A definition of superstitions is as follows: “A widely held but irrational belief in supernatural influences, especially as leading to good or bad luck”.
When our brain can’t fully explain something we search for a likely explanation. In 2010 as study found that superstitions can sometimes be seen to work due to the fact that merely believing in something can motivate or improve a task. There is a psychological phenomenon in which used to explain that people are more likely to recall events that fit an explanation. If you believe in something you will see it as a reasonable explanation for the events that occur around it! Here we will look at some of the most common superstitions and possible explanations.
BEGINNER’S LUCK – when attempting a new sport or game for the first time the ‘newbies’ don’t have the stress of needing to keep up a previous level of achievement, and anxiety to do well by others can inhibit their performance. As beginner’s luck is a well-known saying, we might just be tempted to believe that it will happen.
WALKING UNDER A LADDER – said to be first based on a Christian belief of the Holy Trinity. Placing a ladder against a wall creates a triangle and to pass through it is seen as breaking the triangle and therefore blasphemous. This has passed through history and many people will always cross themselves and walk round rather than through it to ward off the devil!
BLACK CAT CROSSING YOUR PATH – with cats being highly revered since ancient Egyptian times, cats have always been associated with mythological roles and especially witches and witchcraft. It was believed that witches would take on the form of black cats in order to move around unnoticed in the dark when spying on people and casting spells. This theory is enhanced by the fact that cats do have a habit of pausing mid step and staring at you, as if they know your darkest secrets!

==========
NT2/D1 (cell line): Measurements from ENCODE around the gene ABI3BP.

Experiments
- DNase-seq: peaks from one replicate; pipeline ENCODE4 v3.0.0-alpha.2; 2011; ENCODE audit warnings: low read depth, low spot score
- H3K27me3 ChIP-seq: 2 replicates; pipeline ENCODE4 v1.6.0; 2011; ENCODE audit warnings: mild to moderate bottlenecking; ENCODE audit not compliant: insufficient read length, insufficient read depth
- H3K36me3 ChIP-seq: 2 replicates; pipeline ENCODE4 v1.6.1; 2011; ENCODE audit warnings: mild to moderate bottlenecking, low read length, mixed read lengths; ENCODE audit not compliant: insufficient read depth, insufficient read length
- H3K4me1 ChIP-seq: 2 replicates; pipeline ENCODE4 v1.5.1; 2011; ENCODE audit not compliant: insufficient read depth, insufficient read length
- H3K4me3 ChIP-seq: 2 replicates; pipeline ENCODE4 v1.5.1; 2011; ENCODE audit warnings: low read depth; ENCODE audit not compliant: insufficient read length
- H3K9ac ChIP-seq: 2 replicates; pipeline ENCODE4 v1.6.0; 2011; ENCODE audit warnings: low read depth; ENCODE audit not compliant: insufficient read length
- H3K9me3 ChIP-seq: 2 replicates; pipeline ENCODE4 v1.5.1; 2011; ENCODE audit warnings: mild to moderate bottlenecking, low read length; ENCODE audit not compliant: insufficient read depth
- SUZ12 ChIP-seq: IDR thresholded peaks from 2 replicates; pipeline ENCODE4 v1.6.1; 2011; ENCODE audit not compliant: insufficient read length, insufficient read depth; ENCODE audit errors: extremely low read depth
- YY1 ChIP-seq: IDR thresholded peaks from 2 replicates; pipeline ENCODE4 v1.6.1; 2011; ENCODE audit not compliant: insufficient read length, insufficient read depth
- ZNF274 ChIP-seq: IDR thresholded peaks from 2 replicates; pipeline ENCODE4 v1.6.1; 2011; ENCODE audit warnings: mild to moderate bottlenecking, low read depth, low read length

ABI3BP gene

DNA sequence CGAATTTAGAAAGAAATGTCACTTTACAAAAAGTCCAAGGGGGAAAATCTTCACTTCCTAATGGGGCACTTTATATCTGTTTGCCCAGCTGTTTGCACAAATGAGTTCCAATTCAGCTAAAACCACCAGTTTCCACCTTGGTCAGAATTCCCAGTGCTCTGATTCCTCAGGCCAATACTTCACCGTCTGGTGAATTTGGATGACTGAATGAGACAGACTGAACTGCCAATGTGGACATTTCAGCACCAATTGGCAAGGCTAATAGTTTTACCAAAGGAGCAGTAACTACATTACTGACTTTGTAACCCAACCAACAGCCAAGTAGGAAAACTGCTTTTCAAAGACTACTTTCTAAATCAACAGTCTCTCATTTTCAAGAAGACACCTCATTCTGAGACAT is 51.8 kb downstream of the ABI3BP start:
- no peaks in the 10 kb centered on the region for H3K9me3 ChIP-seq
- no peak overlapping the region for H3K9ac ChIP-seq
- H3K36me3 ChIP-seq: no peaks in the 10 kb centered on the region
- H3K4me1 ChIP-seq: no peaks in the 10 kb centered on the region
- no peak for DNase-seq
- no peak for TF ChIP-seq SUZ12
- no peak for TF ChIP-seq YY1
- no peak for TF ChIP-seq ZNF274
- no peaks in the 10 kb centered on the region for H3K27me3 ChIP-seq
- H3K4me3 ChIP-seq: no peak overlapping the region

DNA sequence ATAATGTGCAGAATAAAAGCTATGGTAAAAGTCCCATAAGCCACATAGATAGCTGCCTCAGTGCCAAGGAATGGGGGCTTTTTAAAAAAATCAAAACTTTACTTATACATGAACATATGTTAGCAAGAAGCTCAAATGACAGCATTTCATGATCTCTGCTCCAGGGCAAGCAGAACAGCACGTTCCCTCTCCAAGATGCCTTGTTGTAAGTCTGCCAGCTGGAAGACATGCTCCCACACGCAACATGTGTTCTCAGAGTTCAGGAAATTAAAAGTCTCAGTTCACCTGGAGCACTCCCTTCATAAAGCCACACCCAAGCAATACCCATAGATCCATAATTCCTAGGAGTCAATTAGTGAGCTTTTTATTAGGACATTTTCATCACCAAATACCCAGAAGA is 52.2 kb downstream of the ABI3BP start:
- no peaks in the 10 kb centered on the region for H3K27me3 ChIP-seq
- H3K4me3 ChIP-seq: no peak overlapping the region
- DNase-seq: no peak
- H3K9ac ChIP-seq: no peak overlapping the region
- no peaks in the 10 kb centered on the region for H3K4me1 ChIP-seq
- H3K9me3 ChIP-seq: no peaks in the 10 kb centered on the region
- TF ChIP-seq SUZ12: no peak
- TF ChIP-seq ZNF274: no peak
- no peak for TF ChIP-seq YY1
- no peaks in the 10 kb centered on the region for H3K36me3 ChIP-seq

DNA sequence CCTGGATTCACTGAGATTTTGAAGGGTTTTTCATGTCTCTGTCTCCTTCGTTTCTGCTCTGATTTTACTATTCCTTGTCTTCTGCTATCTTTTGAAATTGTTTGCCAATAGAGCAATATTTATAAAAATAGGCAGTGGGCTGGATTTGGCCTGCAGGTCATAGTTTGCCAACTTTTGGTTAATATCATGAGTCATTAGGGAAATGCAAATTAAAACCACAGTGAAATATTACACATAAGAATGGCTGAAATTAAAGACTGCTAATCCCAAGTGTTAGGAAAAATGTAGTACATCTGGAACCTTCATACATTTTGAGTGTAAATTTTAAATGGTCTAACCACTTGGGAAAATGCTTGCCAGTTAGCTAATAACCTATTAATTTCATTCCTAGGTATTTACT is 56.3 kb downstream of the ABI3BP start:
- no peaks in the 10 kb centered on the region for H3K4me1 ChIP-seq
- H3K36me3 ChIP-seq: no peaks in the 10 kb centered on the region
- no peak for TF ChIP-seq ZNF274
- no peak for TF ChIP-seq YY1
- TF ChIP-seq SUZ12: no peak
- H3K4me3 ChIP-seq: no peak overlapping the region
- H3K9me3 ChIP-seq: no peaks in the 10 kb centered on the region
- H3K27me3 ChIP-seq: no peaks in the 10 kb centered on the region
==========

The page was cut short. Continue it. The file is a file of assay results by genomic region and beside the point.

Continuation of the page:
GOOD AND BAD LUCK COMES IN THREES – if 2 things go right or wrong in quick succession, chances are you will be expecting a third thing to follow before too long. People believe that once this third thing has happened this will be the end of the run.
WISHBONES – it is believed that the tradition of pulling a chicken or turkey wishbone dates back to first century Romans who would fight over the wishbones following a feast as they believe that they were lucky talismans. They would grab for them and they would break and it was thought that the person who got the largest part of it could make a wish that they thought would come true. Hence the name ‘wishbone’. That tradition is quite common to this day. The power of the bones is also linked to early fortune-tellers who would cast, or throw, the dried bird bones in order to foretell the future.
FRIDAY 13th – there is even a word for people who dislike or are afraid of the evil powers of Friday 13th – FRIGGATRISKEVIDEKA. A study by the Stress Management Centre in North Carolina found there are about 17 million people who have a fear of the date. This fear is compounded by the explanation that if something bad happens to you on that date you will remember it, while you won’t remember all those previous Friday 13ths when nothing significant happened!
GOOD LUCK CHARMS – talismans and amulets have always been seen as objects that draw good luck towards the owner or wearer or to ward off bad luck. This can be traced back to Celtic tribes in ancient Britain. Crosses and garlic are believed to keep vampires away, while rabbits foot charms are believed to attract good luck. In other countries, such as Africa, voodoo and witchcraft are an accepted practice and are strongly based on charms for good and bad luck and used mainly in the casting of spells or calling up spirits or the devil.
Unfortunately the only way you can rid yourself of dependency on superstitious beliefs is to remain positive and ignore them. If you find nothing bad happens you’ve overcome it. However, will you still follow them to attract good luck?